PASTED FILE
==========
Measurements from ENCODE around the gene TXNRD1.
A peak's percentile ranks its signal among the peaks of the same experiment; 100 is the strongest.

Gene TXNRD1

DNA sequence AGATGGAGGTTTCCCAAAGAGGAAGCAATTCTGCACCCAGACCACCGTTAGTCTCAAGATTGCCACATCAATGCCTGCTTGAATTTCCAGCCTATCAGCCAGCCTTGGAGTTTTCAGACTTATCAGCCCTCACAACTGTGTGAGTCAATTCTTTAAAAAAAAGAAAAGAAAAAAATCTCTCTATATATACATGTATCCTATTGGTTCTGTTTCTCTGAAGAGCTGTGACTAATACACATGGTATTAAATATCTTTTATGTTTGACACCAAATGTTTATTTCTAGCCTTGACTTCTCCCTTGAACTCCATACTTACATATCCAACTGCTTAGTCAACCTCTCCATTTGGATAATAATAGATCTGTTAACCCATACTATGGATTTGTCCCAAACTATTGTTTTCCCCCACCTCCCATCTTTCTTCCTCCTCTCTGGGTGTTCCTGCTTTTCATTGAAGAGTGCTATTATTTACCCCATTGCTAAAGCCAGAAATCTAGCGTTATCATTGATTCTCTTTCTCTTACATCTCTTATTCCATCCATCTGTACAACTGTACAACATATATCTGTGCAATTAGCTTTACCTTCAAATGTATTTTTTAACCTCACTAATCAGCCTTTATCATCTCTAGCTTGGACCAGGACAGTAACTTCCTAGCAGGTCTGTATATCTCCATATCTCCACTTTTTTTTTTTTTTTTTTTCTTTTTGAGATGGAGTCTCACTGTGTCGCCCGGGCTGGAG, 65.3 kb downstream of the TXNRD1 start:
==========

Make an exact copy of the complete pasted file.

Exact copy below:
Measurements from ENCODE around the gene TXNRD1.
A peak's percentile ranks its signal among the peaks of the same experiment; 100 is the strongest.

Gene TXNRD1

DNA sequence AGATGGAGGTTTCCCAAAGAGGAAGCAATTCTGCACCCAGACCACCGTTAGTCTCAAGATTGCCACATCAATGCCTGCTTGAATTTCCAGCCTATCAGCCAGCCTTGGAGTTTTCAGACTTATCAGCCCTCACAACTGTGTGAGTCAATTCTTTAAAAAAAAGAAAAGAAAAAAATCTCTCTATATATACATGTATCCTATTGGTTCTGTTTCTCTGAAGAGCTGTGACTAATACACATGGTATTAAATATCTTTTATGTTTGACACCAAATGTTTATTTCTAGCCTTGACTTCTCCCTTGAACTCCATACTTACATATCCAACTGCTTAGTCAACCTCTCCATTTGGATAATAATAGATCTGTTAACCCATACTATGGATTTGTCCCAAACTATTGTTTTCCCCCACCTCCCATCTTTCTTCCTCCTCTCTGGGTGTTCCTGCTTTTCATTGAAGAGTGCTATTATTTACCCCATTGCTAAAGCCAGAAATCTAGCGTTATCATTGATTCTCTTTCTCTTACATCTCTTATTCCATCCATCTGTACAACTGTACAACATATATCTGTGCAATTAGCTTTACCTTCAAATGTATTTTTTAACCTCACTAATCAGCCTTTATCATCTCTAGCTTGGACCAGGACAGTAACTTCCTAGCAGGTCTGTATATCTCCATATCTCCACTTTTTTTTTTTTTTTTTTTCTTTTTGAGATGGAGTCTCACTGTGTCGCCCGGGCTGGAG, 65.3 kb downstream of the TXNRD1 start: